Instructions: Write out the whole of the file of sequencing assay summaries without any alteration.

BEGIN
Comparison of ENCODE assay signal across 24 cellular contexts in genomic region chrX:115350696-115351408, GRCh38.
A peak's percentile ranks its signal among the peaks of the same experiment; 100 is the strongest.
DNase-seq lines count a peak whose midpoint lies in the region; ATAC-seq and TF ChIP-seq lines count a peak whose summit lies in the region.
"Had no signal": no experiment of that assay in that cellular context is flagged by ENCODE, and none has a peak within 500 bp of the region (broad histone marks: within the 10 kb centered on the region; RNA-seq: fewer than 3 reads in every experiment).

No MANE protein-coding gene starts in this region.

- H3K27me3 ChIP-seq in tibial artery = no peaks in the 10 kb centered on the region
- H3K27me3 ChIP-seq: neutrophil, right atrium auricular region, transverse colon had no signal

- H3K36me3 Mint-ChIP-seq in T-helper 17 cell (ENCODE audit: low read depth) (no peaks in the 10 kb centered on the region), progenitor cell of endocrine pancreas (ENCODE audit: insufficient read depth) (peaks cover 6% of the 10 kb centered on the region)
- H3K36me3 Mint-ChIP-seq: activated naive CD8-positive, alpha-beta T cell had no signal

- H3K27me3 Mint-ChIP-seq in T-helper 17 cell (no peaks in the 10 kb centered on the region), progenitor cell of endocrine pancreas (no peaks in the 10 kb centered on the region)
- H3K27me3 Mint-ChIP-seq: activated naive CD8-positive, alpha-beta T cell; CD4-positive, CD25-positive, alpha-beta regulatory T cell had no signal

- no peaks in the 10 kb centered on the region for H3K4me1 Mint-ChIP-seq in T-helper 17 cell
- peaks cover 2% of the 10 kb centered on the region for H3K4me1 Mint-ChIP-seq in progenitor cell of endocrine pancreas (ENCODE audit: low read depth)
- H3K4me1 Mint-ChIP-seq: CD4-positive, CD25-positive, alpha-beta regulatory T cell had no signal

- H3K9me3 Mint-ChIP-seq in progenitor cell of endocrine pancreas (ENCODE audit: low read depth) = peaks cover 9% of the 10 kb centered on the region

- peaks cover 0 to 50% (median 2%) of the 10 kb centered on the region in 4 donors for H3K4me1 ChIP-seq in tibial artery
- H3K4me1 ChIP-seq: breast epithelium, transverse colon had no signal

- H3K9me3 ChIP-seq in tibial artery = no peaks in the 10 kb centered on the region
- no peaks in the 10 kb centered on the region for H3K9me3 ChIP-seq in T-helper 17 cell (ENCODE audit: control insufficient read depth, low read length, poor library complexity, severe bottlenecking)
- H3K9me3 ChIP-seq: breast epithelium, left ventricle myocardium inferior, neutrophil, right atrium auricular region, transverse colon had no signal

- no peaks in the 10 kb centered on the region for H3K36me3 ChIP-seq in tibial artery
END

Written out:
Comparison of ENCODE assay signal across 24 cellular contexts in genomic region chrX:115350696-115351408, GRCh38.
A peak's percentile ranks its signal among the peaks of the same experiment; 100 is the strongest.
DNase-seq lines count a peak whose midpoint lies in the region; ATAC-seq and TF ChIP-seq lines count a peak whose summit lies in the region.
"Had no signal": no experiment of that assay in that cellular context is flagged by ENCODE, and none has a peak within 500 bp of the region (broad histone marks: within the 10 kb centered on the region; RNA-seq: fewer than 3 reads in every experiment).

No MANE protein-coding gene starts in this region.

- H3K27me3 ChIP-seq in tibial artery = no peaks in the 10 kb centered on the region
- H3K27me3 ChIP-seq: neutrophil, right atrium auricular region, transverse colon had no signal

- H3K36me3 Mint-ChIP-seq in T-helper 17 cell (ENCODE audit: low read depth) (no peaks in the 10 kb centered on the region), progenitor cell of endocrine pancreas (ENCODE audit: insufficient read depth) (peaks cover 6% of the 10 kb centered on the region)
- H3K36me3 Mint-ChIP-seq: activated naive CD8-positive, alpha-beta T cell had no signal

- H3K27me3 Mint-ChIP-seq in T-helper 17 cell (no peaks in the 10 kb centered on the region), progenitor cell of endocrine pancreas (no peaks in the 10 kb centered on the region)
- H3K27me3 Mint-ChIP-seq: activated naive CD8-positive, alpha-beta T cell; CD4-positive, CD25-positive, alpha-beta regulatory T cell had no signal

- no peaks in the 10 kb centered on the region for H3K4me1 Mint-ChIP-seq in T-helper 17 cell
- peaks cover 2% of the 10 kb centered on the region for H3K4me1 Mint-ChIP-seq in progenitor cell of endocrine pancreas (ENCODE audit: low read depth)
- H3K4me1 Mint-ChIP-seq: CD4-positive, CD25-positive, alpha-beta regulatory T cell had no signal

- H3K9me3 Mint-ChIP-seq in progenitor cell of endocrine pancreas (ENCODE audit: low read depth) = peaks cover 9% of the 10 kb centered on the region

- peaks cover 0 to 50% (median 2%) of the 10 kb centered on the region in 4 donors for H3K4me1 ChIP-seq in tibial artery
- H3K4me1 ChIP-seq: breast epithelium, transverse colon had no signal

- H3K9me3 ChIP-seq in tibial artery = no peaks in the 10 kb centered on the region
- no peaks in the 10 kb centered on the region for H3K9me3 ChIP-seq in T-helper 17 cell (ENCODE audit: control insufficient read depth, low read length, poor library complexity, severe bottlenecking)
- H3K9me3 ChIP-seq: breast epithelium, left ventricle myocardium inferior, neutrophil, right atrium auricular region, transverse colon had no signal

- no peaks in the 10 kb centered on the region for H3K36me3 ChIP-seq in tibial artery